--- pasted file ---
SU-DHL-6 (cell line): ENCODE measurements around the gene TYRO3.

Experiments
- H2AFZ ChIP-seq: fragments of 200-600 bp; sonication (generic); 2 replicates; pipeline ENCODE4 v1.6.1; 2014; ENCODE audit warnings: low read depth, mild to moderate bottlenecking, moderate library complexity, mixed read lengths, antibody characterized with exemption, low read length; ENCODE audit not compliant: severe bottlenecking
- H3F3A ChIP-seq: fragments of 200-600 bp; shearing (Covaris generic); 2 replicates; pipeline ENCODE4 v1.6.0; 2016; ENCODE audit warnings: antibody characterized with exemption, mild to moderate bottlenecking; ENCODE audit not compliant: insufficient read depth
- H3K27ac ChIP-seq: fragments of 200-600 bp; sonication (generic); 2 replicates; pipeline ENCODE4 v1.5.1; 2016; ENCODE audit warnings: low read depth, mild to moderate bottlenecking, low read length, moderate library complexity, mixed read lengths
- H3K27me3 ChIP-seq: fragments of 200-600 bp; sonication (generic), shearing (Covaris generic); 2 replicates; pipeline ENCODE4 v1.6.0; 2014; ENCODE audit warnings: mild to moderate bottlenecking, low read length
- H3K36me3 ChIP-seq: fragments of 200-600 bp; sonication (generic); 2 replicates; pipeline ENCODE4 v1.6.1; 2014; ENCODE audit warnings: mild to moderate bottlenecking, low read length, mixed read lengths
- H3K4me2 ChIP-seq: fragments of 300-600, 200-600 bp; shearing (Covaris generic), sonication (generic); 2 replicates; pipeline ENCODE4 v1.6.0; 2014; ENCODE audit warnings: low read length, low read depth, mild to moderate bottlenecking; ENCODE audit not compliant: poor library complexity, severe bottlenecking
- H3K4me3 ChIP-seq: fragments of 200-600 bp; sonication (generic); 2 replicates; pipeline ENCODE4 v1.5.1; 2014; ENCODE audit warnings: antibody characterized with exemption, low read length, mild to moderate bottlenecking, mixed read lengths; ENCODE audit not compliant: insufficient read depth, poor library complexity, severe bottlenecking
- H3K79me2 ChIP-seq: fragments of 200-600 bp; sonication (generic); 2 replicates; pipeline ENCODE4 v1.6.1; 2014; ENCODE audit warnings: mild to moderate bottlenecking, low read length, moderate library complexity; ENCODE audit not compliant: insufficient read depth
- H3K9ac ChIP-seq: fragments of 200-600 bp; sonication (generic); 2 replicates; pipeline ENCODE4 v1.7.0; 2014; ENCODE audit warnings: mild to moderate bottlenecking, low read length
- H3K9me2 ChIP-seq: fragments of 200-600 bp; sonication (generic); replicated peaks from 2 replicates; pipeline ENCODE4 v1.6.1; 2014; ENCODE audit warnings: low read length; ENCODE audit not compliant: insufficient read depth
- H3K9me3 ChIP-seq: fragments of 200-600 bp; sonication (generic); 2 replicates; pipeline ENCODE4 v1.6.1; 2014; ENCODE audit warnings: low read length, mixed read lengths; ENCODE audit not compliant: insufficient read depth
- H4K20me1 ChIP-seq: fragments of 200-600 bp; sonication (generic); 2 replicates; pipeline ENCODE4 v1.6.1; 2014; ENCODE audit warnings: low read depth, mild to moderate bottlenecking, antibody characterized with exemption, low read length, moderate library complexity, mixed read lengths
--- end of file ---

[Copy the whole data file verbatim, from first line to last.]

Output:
SU-DHL-6 (cell line): ENCODE measurements around the gene TYRO3.

Experiments
- H2AFZ ChIP-seq: fragments of 200-600 bp; sonication (generic); 2 replicates; pipeline ENCODE4 v1.6.1; 2014; ENCODE audit warnings: low read depth, mild to moderate bottlenecking, moderate library complexity, mixed read lengths, antibody characterized with exemption, low read length; ENCODE audit not compliant: severe bottlenecking
- H3F3A ChIP-seq: fragments of 200-600 bp; shearing (Covaris generic); 2 replicates; pipeline ENCODE4 v1.6.0; 2016; ENCODE audit warnings: antibody characterized with exemption, mild to moderate bottlenecking; ENCODE audit not compliant: insufficient read depth
- H3K27ac ChIP-seq: fragments of 200-600 bp; sonication (generic); 2 replicates; pipeline ENCODE4 v1.5.1; 2016; ENCODE audit warnings: low read depth, mild to moderate bottlenecking, low read length, moderate library complexity, mixed read lengths
- H3K27me3 ChIP-seq: fragments of 200-600 bp; sonication (generic), shearing (Covaris generic); 2 replicates; pipeline ENCODE4 v1.6.0; 2014; ENCODE audit warnings: mild to moderate bottlenecking, low read length
- H3K36me3 ChIP-seq: fragments of 200-600 bp; sonication (generic); 2 replicates; pipeline ENCODE4 v1.6.1; 2014; ENCODE audit warnings: mild to moderate bottlenecking, low read length, mixed read lengths
- H3K4me2 ChIP-seq: fragments of 300-600, 200-600 bp; shearing (Covaris generic), sonication (generic); 2 replicates; pipeline ENCODE4 v1.6.0; 2014; ENCODE audit warnings: low read length, low read depth, mild to moderate bottlenecking; ENCODE audit not compliant: poor library complexity, severe bottlenecking
- H3K4me3 ChIP-seq: fragments of 200-600 bp; sonication (generic); 2 replicates; pipeline ENCODE4 v1.5.1; 2014; ENCODE audit warnings: antibody characterized with exemption, low read length, mild to moderate bottlenecking, mixed read lengths; ENCODE audit not compliant: insufficient read depth, poor library complexity, severe bottlenecking
- H3K79me2 ChIP-seq: fragments of 200-600 bp; sonication (generic); 2 replicates; pipeline ENCODE4 v1.6.1; 2014; ENCODE audit warnings: mild to moderate bottlenecking, low read length, moderate library complexity; ENCODE audit not compliant: insufficient read depth
- H3K9ac ChIP-seq: fragments of 200-600 bp; sonication (generic); 2 replicates; pipeline ENCODE4 v1.7.0; 2014; ENCODE audit warnings: mild to moderate bottlenecking, low read length
- H3K9me2 ChIP-seq: fragments of 200-600 bp; sonication (generic); replicated peaks from 2 replicates; pipeline ENCODE4 v1.6.1; 2014; ENCODE audit warnings: low read length; ENCODE audit not compliant: insufficient read depth
- H3K9me3 ChIP-seq: fragments of 200-600 bp; sonication (generic); 2 replicates; pipeline ENCODE4 v1.6.1; 2014; ENCODE audit warnings: low read length, mixed read lengths; ENCODE audit not compliant: insufficient read depth
- H4K20me1 ChIP-seq: fragments of 200-600 bp; sonication (generic); 2 replicates; pipeline ENCODE4 v1.6.1; 2014; ENCODE audit warnings: low read depth, mild to moderate bottlenecking, antibody characterized with exemption, low read length, moderate library complexity, mixed read lengths